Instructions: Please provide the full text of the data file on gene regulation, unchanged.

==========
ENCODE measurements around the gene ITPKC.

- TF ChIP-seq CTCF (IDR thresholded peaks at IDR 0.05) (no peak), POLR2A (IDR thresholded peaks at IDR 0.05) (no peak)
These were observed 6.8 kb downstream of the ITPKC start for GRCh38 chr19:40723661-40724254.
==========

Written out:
ENCODE measurements around the gene ITPKC.

- TF ChIP-seq CTCF (IDR thresholded peaks at IDR 0.05) (no peak), POLR2A (IDR thresholded peaks at IDR 0.05) (no peak)
These were observed 6.8 kb downstream of the ITPKC start for GRCh38 chr19:40723661-40724254.